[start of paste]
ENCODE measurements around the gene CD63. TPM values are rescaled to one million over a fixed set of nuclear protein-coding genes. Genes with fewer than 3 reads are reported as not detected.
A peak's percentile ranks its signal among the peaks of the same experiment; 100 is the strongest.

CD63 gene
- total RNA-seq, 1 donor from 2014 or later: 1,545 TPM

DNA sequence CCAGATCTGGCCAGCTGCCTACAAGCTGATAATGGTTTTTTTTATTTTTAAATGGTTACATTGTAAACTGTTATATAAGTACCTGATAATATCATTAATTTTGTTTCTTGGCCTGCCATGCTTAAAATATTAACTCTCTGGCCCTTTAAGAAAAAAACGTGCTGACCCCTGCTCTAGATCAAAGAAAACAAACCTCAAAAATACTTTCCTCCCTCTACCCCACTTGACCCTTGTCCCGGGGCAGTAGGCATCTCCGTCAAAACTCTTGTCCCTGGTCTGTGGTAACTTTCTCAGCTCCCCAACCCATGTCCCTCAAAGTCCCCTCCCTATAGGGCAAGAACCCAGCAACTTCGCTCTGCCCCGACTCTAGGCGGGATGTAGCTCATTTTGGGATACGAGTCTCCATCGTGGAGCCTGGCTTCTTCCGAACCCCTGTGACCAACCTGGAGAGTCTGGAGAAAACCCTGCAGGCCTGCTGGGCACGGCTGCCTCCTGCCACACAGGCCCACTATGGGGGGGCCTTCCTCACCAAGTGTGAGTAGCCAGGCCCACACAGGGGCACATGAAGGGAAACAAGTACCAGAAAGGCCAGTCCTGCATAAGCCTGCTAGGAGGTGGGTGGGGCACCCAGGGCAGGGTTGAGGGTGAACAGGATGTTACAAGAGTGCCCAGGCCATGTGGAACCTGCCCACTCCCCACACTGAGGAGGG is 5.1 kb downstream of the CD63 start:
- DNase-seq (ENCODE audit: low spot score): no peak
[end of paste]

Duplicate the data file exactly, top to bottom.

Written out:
ENCODE measurements around the gene CD63. TPM values are rescaled to one million over a fixed set of nuclear protein-coding genes. Genes with fewer than 3 reads are reported as not detected.
A peak's percentile ranks its signal among the peaks of the same experiment; 100 is the strongest.

CD63 gene
- total RNA-seq, 1 donor from 2014 or later: 1,545 TPM

DNA sequence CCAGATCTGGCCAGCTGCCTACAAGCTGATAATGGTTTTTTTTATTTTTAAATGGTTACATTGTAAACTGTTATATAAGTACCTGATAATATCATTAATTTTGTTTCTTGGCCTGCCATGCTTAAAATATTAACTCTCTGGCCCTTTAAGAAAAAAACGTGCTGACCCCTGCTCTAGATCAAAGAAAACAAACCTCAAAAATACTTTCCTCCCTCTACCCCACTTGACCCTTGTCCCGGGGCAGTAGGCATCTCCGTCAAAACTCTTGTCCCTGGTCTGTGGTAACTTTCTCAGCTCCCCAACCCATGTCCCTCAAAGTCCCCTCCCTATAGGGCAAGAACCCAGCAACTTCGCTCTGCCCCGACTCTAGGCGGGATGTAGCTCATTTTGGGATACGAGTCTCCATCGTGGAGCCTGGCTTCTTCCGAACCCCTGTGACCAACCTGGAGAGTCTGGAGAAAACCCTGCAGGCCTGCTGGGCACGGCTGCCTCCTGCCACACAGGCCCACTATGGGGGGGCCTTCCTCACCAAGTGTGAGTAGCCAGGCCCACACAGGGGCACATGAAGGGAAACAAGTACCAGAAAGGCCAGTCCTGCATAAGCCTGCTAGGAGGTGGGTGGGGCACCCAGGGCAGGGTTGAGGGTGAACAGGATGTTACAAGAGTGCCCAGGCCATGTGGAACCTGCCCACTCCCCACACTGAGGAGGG is 5.1 kb downstream of the CD63 start:
- DNase-seq (ENCODE audit: low spot score): no peak